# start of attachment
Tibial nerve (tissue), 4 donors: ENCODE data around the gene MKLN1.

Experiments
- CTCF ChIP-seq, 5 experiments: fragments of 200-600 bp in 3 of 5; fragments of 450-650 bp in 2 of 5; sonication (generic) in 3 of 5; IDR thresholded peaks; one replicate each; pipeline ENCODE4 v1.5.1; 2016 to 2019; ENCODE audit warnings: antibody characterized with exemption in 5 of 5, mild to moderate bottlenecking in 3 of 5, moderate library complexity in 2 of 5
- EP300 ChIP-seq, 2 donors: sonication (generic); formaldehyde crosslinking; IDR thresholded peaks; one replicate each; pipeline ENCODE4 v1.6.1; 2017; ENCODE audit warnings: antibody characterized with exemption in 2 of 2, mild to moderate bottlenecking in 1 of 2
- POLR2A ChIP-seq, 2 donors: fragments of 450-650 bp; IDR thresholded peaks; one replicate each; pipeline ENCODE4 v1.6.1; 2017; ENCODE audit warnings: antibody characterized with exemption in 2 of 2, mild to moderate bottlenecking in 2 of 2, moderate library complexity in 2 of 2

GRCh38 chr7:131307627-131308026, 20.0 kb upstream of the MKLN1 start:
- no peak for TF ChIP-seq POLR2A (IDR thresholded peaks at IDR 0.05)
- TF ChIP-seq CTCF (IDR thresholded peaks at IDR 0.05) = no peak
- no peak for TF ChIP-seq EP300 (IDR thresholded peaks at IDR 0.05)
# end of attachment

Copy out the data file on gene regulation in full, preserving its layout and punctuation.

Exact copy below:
Tibial nerve (tissue), 4 donors: ENCODE data around the gene MKLN1.

Experiments
- CTCF ChIP-seq, 5 experiments: fragments of 200-600 bp in 3 of 5; fragments of 450-650 bp in 2 of 5; sonication (generic) in 3 of 5; IDR thresholded peaks; one replicate each; pipeline ENCODE4 v1.5.1; 2016 to 2019; ENCODE audit warnings: antibody characterized with exemption in 5 of 5, mild to moderate bottlenecking in 3 of 5, moderate library complexity in 2 of 5
- EP300 ChIP-seq, 2 donors: sonication (generic); formaldehyde crosslinking; IDR thresholded peaks; one replicate each; pipeline ENCODE4 v1.6.1; 2017; ENCODE audit warnings: antibody characterized with exemption in 2 of 2, mild to moderate bottlenecking in 1 of 2
- POLR2A ChIP-seq, 2 donors: fragments of 450-650 bp; IDR thresholded peaks; one replicate each; pipeline ENCODE4 v1.6.1; 2017; ENCODE audit warnings: antibody characterized with exemption in 2 of 2, mild to moderate bottlenecking in 2 of 2, moderate library complexity in 2 of 2

GRCh38 chr7:131307627-131308026, 20.0 kb upstream of the MKLN1 start:
- no peak for TF ChIP-seq POLR2A (IDR thresholded peaks at IDR 0.05)
- TF ChIP-seq CTCF (IDR thresholded peaks at IDR 0.05) = no peak
- no peak for TF ChIP-seq EP300 (IDR thresholded peaks at IDR 0.05)